With the Office of Inspector General (OIG), CMS, and State Medicaid Agencies all calling for increased and more frequent sanction screening, it is not surprising that providers responded by placing more emphasis on their efforts. This has become a costly effort, whether done internally or contracted out to a vendor. Furthermore, in some cases, particularly with hospitals, there are cases where this effort may have gone too far. It is increasingly common for organizations to screen individuals and entities unnecessarily and in some cases, it is counter-productive or worse.
The most common examples are excessive screening (1) against the General Services Administration (GSA) System for Award Management (SAM) [formerly the Excluded Parties List System (EPLS)] and (2) of physicians who refer patients to the hospital, but are not employed by or do not have staff privileges at the hospital.
Sanction Screening Made SimpleGet Free Quote & Demo
General Services Debarment Data
For the GSA database, there are several difficulties associated with sanction screening:
- The design/purpose of the GSA data is for government agency use only.
- Relatively few health care providers are a Federal government agency, or a grantee.
- GSA provides no guidance as to how to resolve a potential hit.
- GSA data lacks identifiable information for easy verification, whereas the OIG List of Excluded Individuals/Entities (LEIE) sanction screening has verification tools to assist with possible hits.
- Many administrative debarments are only advisory and can be waived by agency heads.
- There is no explanation where to draw the line in the sanction screening of contractors and vendors, and even smaller hospitals may have many thousands of them .
- GSA “hits” are common, but legitimate ones are very uncommon.
- Confirmed GSA hits provide little ground for terminating a contract, yet can’t be ignored.
- Technical difficulties for GSA transition from EPLS to SAM have complicated it use.
Screening of Physicians
The screening of physicians who are not on staff or do not have staff privileges at a hospital is another problem. Neither CMS nor the OIG call for such screenings. There are many problems in trying to screen these physicians, including:
- There may be thousands of different physicians from time to time referring a patient to a hospital where they have no personal contact; the cost of screening all of these and trying to resolve potential hits can be an expensive proposition.
- Often, the physician who refers a patient to a hospital may not be from the area, may be personally unknown, or may have never referred a patient before and may not do so again. It is very common for retired persons who spend much of their time in the winter in Florida or other warmer area to be referred by a local physician to the patient’s home area hospital.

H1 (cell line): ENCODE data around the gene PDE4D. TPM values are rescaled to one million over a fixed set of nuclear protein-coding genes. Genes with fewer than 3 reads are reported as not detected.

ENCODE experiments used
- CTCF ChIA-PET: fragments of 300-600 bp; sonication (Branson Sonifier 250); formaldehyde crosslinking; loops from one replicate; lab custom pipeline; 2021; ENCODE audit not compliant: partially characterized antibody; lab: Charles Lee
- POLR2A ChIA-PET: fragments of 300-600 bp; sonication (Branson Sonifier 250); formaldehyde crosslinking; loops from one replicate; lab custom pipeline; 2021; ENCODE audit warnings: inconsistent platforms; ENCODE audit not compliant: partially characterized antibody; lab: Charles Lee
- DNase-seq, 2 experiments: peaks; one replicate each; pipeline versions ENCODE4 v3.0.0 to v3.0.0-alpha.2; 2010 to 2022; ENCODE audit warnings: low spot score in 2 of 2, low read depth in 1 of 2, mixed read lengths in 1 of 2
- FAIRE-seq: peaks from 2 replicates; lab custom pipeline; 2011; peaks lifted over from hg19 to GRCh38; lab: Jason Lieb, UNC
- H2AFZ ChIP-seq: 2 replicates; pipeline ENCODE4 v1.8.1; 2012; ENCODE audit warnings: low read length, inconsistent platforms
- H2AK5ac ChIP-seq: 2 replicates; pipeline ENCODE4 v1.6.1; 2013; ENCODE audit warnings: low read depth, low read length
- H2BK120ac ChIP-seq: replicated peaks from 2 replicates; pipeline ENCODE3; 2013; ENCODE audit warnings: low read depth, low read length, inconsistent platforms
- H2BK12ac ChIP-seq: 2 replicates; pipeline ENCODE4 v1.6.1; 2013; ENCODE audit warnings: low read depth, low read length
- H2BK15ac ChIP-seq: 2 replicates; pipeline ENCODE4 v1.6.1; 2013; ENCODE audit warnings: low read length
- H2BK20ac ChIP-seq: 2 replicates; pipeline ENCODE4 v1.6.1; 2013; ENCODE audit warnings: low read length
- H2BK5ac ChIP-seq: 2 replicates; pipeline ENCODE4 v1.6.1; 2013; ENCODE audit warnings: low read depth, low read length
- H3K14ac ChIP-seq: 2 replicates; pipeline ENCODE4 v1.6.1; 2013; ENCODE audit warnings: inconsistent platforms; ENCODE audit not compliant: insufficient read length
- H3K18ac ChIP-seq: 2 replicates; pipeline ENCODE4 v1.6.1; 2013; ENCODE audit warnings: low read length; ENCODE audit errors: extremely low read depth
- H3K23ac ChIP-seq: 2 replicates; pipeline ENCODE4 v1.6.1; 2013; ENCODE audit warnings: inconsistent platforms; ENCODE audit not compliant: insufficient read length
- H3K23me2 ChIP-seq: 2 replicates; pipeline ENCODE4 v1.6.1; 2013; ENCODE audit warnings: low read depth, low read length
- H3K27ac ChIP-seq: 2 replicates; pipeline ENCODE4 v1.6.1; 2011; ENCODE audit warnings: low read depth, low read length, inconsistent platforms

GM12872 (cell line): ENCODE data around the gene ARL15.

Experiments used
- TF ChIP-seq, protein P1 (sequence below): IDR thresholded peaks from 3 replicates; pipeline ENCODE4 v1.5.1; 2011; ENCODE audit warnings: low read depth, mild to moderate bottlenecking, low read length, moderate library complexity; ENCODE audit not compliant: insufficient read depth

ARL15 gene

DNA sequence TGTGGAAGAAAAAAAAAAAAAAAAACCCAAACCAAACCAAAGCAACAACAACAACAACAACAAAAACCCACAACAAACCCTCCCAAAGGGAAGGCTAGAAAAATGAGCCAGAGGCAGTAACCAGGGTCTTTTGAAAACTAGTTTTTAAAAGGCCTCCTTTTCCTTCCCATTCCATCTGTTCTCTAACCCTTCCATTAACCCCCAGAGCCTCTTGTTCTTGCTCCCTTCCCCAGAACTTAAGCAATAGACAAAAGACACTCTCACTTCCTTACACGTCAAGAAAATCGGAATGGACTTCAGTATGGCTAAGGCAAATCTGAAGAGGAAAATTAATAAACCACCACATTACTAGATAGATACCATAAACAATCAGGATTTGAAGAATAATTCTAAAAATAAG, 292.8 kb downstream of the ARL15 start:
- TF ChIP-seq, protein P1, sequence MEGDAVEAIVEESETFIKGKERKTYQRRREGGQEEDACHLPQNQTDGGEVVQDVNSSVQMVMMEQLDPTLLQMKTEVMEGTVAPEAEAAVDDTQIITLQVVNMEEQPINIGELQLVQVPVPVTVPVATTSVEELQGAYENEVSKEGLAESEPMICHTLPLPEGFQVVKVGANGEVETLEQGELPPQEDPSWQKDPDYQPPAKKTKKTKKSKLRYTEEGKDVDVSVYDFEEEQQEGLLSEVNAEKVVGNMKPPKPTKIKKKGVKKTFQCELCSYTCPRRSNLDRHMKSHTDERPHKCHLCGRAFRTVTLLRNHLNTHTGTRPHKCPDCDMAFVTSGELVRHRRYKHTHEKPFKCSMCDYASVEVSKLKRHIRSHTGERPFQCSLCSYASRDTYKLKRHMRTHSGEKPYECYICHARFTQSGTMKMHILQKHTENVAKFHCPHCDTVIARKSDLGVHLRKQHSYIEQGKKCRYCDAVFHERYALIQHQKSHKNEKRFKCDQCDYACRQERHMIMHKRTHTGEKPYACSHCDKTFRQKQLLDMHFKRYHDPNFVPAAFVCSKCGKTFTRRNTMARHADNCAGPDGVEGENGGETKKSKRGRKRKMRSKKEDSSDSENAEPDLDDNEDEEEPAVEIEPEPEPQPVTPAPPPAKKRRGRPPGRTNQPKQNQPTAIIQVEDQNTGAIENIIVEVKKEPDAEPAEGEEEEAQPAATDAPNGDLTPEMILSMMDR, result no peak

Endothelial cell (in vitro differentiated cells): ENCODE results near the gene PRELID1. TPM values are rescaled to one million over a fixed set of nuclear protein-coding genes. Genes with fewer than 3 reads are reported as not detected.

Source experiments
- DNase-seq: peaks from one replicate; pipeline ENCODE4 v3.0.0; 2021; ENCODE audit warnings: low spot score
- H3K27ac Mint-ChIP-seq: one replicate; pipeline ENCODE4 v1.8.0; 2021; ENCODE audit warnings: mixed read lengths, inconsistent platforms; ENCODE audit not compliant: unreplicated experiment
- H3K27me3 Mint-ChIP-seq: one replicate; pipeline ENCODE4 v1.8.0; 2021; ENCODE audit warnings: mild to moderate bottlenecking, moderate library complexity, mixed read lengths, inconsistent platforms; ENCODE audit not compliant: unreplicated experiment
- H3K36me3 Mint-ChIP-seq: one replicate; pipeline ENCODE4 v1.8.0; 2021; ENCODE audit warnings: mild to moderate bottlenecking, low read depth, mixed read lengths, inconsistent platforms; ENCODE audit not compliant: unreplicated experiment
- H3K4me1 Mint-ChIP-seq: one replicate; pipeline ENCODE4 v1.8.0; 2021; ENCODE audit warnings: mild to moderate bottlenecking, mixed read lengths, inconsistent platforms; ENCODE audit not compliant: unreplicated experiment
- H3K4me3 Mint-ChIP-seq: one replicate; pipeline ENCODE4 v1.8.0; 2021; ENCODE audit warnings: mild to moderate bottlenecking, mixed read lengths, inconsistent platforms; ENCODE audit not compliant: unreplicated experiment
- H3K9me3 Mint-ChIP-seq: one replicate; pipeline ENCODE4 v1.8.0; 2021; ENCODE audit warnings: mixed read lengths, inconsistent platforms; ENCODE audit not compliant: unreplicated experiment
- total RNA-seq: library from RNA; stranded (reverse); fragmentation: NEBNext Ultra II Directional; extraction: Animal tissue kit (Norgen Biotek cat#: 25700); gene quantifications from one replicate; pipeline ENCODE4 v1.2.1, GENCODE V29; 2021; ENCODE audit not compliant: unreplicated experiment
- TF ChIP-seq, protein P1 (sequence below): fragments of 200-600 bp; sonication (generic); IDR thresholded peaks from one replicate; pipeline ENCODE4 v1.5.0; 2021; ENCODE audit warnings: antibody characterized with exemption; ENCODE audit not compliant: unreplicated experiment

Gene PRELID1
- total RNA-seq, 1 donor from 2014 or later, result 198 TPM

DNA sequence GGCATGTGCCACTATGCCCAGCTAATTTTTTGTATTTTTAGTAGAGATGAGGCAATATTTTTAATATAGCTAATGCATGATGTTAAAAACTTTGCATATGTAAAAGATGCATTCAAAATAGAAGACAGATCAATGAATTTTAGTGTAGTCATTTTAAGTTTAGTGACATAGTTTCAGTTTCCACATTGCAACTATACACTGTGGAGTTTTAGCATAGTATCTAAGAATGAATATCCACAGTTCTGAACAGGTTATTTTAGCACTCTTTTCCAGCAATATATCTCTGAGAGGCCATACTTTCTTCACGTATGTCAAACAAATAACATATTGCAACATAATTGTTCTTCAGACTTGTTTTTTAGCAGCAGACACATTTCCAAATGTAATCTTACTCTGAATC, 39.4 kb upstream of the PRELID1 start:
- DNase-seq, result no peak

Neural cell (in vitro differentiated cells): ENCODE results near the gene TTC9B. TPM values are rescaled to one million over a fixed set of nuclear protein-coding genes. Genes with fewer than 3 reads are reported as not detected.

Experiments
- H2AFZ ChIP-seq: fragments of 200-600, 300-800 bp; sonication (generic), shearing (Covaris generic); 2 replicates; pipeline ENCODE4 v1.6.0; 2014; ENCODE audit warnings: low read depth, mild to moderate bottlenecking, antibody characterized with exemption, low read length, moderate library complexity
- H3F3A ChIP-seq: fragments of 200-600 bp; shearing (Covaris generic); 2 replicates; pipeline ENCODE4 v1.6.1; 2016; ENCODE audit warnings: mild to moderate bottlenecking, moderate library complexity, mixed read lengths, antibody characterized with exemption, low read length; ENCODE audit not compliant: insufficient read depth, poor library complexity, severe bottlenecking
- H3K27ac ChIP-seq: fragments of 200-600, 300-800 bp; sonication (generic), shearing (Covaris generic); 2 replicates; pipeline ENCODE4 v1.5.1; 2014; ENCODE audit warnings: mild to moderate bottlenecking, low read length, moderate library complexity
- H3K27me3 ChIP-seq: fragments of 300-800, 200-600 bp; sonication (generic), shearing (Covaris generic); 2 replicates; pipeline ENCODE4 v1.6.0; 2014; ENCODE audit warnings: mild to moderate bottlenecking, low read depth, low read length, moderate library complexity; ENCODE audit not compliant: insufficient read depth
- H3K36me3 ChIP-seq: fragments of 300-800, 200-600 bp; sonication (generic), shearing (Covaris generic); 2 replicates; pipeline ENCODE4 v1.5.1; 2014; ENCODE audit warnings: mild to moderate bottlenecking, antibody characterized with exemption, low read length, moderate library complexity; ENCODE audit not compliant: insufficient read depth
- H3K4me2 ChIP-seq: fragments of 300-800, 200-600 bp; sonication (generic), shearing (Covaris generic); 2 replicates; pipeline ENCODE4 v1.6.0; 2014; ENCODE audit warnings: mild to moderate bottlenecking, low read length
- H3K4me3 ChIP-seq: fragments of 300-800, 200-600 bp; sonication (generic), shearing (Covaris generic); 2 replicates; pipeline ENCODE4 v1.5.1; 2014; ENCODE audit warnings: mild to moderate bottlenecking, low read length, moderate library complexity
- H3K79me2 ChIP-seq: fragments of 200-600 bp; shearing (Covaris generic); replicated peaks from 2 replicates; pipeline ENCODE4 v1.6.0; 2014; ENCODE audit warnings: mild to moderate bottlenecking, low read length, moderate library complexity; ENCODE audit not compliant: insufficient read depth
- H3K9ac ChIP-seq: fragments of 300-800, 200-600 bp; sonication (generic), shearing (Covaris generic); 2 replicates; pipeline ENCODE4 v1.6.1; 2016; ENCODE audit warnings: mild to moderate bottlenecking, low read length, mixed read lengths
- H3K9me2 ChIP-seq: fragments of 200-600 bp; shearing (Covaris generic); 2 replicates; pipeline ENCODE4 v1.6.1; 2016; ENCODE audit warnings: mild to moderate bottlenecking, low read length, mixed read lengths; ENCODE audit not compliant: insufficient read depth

- It is not unreasonable for the hospital receiving the patient to screen the doctor in advance of providing a service, and the hospital will not have any identifiable data on that physician.
- If there is a confirmed “hit” against the LEIE, there is little the hospital can do about it, other than write to them not refer anymore patients.
- If a sanctioned physician referral is made and the hospital knows about it, it is not entitled to payment by Medicare or Medicaid.
- In both types of situations described above, the best practice is to only screen those that you must and not try to do more than is required.
- It is difficult to see the logic in screening the local paper and ink supplier, florist, local newspaper, grounds keeping service, etc. If an organization decides to screen against the GSA debarment data, then make a decision as to where to draw the line regarding who should be in the mix. The most sound practice for screening against the GSA debarment list would be to have a policy that requires screening any and all individuals and entities that provide medically related products or services. Filtering out those that do not meet that criterion would eliminate the great majority of vendors and contractors that are not relevant to health care, while maintaining the spirit of screening against debarments.
- Trying to screen referrals from physicians who are not employees, on staff, or known to the hospital is not a good practice for the reasons noted above. Since there is no requirement or obligation to do such screenings, serious consideration should be given to avoiding them.
- If there are physicians unaffiliated with the hospital that are referring frequently, consideration might be to screen them. If anyone is found on the sanction list, they should be notified that they must cease referring patients or the OIG would be notified.